A Sobering “Success” Story

Sign, Wapello, Iowa. This was put up in reacti...

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Last night, I read a post on the blog “Simple Justice” which is owned and operated by Scott H. Greenfield, an attorney in New York City. It is a disturbing post. With both sarcasm and irony, he titles it “A Success Story.” I encourage you to read it before proceeding further.

Essentially, it highlights a suicide note he received from a man who was convicted of internet solicitation (in a gay chatroom). Over 8 years ago, the man accepted a deal as recommended by his attorney (not Scott Greenfield) with the understanding that his record would be expunged following 3 years of probation. Now 8.5 years later, he continues to be registered as a sex offender. He lives in his own personal hell. No public defender exists to help him to correct his situation, and he lacks the money to retain assistance.

Many argue that sex offender registration is not a punishment. You could have fooled me. For these individuals, it is a perpetual purgatory preventing them from obtaining meaningful employment and moving forward socially. Is it necessary for some? Perhaps. Have we taken it too far? Absolutely.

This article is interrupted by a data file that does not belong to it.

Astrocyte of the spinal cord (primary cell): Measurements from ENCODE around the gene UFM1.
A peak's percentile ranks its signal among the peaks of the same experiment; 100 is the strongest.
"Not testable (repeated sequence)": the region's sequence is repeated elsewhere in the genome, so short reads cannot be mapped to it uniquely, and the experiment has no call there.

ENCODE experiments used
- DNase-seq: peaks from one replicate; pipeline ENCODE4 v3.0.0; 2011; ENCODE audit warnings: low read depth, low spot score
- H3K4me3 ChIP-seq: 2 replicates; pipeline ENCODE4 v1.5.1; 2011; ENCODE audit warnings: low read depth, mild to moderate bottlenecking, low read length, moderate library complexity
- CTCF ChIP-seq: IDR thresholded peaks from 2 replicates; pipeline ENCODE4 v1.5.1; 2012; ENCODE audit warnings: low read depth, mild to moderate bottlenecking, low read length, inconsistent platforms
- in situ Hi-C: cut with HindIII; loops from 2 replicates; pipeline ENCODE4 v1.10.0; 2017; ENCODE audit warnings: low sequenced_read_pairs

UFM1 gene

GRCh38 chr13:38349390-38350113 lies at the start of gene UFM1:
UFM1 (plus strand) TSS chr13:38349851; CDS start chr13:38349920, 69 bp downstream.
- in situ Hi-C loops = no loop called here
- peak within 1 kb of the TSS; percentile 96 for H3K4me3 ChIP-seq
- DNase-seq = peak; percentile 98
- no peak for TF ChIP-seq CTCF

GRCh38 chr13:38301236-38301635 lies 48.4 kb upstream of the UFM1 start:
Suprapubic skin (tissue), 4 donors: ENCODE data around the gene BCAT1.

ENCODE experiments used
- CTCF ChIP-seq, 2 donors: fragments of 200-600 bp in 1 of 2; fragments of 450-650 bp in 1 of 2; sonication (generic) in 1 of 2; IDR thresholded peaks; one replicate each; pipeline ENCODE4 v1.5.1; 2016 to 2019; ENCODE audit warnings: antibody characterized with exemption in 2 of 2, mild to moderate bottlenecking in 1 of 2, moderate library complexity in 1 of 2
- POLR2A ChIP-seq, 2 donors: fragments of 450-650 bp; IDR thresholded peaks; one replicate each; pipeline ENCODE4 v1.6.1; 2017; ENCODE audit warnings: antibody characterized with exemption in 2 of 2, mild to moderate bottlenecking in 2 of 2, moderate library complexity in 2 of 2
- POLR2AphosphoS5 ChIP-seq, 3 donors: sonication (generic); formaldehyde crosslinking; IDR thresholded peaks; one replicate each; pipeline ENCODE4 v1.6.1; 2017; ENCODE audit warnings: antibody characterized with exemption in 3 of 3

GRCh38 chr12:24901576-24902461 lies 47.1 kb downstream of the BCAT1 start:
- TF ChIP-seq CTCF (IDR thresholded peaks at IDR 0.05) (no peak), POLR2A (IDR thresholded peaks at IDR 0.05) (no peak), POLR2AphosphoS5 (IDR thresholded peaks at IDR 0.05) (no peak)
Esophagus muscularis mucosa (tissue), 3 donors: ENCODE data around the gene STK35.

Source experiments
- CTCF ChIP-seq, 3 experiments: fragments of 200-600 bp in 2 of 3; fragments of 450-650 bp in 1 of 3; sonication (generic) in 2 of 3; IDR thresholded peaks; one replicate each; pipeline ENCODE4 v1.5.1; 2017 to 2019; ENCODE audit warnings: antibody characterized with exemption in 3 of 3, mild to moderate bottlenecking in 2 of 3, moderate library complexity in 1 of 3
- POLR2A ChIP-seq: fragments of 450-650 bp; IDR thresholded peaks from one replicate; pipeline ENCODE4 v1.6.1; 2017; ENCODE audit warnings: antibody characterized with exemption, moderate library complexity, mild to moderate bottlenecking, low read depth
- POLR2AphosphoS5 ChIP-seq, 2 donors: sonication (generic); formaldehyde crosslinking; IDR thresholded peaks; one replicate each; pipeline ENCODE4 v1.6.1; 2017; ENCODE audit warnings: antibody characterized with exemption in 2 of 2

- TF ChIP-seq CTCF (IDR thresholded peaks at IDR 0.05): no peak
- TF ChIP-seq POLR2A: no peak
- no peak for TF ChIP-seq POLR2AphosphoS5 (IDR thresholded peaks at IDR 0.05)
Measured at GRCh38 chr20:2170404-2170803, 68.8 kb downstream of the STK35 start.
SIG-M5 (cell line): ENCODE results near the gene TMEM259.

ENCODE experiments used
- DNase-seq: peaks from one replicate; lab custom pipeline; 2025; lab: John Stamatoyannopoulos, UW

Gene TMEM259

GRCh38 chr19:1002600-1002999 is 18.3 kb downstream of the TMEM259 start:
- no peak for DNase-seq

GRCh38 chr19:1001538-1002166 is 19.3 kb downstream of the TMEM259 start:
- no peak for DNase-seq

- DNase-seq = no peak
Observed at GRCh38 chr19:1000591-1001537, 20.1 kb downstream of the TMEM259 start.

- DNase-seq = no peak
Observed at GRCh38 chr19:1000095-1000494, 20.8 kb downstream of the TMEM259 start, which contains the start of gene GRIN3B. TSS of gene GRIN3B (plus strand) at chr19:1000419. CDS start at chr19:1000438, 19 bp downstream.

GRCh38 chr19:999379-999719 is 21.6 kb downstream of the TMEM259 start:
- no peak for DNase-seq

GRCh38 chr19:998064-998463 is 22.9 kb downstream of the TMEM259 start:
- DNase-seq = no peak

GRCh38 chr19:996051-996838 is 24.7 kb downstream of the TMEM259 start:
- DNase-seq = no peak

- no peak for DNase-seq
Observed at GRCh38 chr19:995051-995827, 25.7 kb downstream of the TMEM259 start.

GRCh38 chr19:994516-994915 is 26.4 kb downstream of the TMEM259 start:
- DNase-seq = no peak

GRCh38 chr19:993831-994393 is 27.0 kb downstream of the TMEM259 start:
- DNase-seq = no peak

When I lived in Kansas, a young man in my neighborhood appeared on the offender rolls. After researching the reasons for his registration, I discovered he was prosecuted as an 18 year old high school senior who had sexual intercourse with his 15 year old freshman girlfriend. He took responsibility, admitted what he did, and now he pays for it with a scarlet letter.

Scott highlights some outstanding points in his analysis of the letter he received. I will not repeat his analysis, but I do want to highlight something else.

Meaningful and informed representation would likely prevent this tragedy. In my first post asserting that “We need more lawyers,” I note how important it is for an advocate to learn about their client in order to tell their story–their whole story. Does it appear that someone told his whole story? Were his interests fully defended? Or, did someone likely find an easy way to dispose of an otherwise annoying case? I often criticize assembly line justice, and this appears to be a prime example.

A disclaimer: I only know what I read in Scott’s post, and that was based upon the client’s decade-old memories of his legal proceeding. However, that does not change the fact that the story, as we know it, allows for a great deal of analysis and learning.